“Collaborative Consumption occurs when people come together through virtual and real-world communities to share, barter, trade, rent, gift, lend, and swap to get the same pleasures of ownership with reduced personal burden and cost and lower environmental impact.”
* Book: What’s Mine is Yours: The Rise of Collaborative Consumption, by Rachel Botsman and Roo Rogers (Fall, HarperCollins), 2010
We mentioned this crucial book several times already, but this time, we want to give it added weight as book of the week. See the review by Venessa Miemis for added details.
Here are two excerpts send to us by co-author Rachel Botsman:
Better Than Ownership
From pp. 97-98, chapter five:
“The relationship between physical products, individual ownership, and self-identity is undergoing a profound evolution. We don’t want the CD, we want the music it plays; we don’t want the disc, we want the storage it holds; we don’t want the answering machine, we want the messages it saves; we don’t want the DVD, we want the movie it carries. In other words, we don’t want the stuff but the needs or experiences it fulfills. As our possessions “dematerialize” into the intangible, our preconceptions of ownership are changing, creating a dotted line between “what’s mine,” “what’s yours,” and “what’s ours.” This shift is fueling a world where usage trumps possessions, and as Kevin Kelly, a passionate conservationist and founder of Wired magazine, puts it, where “access is better than ownership.”
There are new channels emerging—channels that don’t require you to own anything other than a computer or even just an iPhone—to share what we are doing (Twitter), what we are reading (Shelfari), what we are interested in (Digg), the groups we belong to (LinkedIn), and of course who our friends are (Facebook). As our online “brands” define “who we are” and “what we like,” actual ownership becomes less important than demonstrating use or use by association. We can now show status, group affiliation, and belonging without necessarily having to buy physical objects. Self-expression through objects will, of course, not become obsolete. We will, for instance, always treasure possessions that have high sentimental value, such as our wedding rings, relics from travels, or family heirlooms. But our relationship to satisfying what we want and signaling who we are is far more immaterial than that of any previous generation.”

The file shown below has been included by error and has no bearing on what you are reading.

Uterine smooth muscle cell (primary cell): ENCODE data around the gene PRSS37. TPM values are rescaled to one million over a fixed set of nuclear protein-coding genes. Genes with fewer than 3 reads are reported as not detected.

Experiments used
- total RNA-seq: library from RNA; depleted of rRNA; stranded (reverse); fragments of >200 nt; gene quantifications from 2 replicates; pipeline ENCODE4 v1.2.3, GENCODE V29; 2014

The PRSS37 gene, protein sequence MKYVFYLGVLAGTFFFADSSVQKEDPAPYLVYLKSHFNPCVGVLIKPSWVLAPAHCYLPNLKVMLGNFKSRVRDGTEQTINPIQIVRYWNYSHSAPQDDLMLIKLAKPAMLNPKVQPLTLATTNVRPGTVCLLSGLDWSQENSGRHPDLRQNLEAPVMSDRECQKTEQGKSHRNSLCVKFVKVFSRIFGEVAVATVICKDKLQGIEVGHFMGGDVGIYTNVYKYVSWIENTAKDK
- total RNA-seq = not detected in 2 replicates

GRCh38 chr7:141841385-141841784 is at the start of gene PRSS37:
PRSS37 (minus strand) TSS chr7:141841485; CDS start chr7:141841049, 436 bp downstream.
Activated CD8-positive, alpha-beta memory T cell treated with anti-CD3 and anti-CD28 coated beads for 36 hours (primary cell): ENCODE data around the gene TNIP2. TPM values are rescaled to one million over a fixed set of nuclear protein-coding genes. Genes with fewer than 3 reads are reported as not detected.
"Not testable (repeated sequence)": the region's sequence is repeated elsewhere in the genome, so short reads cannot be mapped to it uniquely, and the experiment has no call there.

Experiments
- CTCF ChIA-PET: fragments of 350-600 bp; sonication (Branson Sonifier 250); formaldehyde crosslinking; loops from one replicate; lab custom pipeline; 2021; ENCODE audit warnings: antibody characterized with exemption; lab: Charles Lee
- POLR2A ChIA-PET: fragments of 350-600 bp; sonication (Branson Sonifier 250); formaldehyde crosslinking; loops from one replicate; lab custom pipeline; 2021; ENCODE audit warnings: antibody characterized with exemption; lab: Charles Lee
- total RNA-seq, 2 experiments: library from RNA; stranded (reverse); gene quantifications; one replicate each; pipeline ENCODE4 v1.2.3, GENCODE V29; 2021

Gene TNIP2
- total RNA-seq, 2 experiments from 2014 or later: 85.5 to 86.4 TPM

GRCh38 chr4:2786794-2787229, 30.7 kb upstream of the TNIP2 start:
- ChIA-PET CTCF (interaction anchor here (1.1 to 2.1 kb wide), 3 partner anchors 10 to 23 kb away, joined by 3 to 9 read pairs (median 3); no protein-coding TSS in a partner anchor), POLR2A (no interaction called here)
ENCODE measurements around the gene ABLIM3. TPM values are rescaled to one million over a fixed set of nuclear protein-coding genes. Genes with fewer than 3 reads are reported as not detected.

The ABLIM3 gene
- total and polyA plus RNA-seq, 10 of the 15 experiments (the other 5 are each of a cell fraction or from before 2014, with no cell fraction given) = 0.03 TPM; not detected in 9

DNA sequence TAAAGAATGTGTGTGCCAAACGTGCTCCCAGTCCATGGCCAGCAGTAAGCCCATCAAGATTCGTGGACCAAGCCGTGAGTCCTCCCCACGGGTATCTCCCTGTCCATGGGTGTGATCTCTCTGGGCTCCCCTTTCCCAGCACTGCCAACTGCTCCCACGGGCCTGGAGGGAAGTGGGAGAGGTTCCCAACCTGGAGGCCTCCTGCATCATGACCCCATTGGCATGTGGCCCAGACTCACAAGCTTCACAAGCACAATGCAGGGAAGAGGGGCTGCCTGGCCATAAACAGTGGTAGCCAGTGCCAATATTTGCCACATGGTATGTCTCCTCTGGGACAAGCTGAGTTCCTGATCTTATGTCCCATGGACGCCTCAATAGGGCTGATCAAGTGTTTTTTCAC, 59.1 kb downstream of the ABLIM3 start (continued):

2. Redefining Value
From pp. 220-221, chapter 10:
“Collaborative Consumption may be consumer and community orientated, but its benefits are shared across businesses. Thousands of new opportunities have already emerged under Collaborative Consumption with successful revenue models based on memberships (Zipcar, Bag Borrow or Steal), service fees (Airbnb, Zopa), and micropayments for usage (BIXI, BabyPlays) being established. Also, as companies start to redefine themselves as acting as the bridge between individual users and the community, we will trust them more, and as a result interact with them in different ways. This broader and deeper relationship provides an opportunity for the company to offer more ancillary services such as personalization, workshops, and community support. Etsy is an example of this model. The net result is that while we may see a downturn in the number of products consumed and the amount we shop we won’t necessarily see a decrease in the overall revenue of the company. This democratization and flowering of new companies does not necessarily come at the detriment of existing businesses. Companies such as Interface and Netflix show that it is possible to reposition from an old vertical retail model to an integrated collaborative one with huge cost savings and increases in consumer loyalty.
We believe Collaborative Consumption is part of an even bigger shift from a production-oriented measurement system that just gauges the amount we sell to a multidimensional notion of value that also takes into consideration the well-being of current and future generations. Just as individuals are beginning to rethink the dichotomy between self-interest and collective good, some governments and businesses are starting to rethink their own metrics that have prioritized certain forms of progress.”
Excerpt from What’s Mine Is Yours by Rachel Botsman and Roo Rogers. Copyright © 2010 by Rachel Botsman and Roo Rogers. Posted with permission of HarperCollins Publishers. All rights reserved. No part of this excerpt may be reproduced or reprinted without permission in writing from the publisher.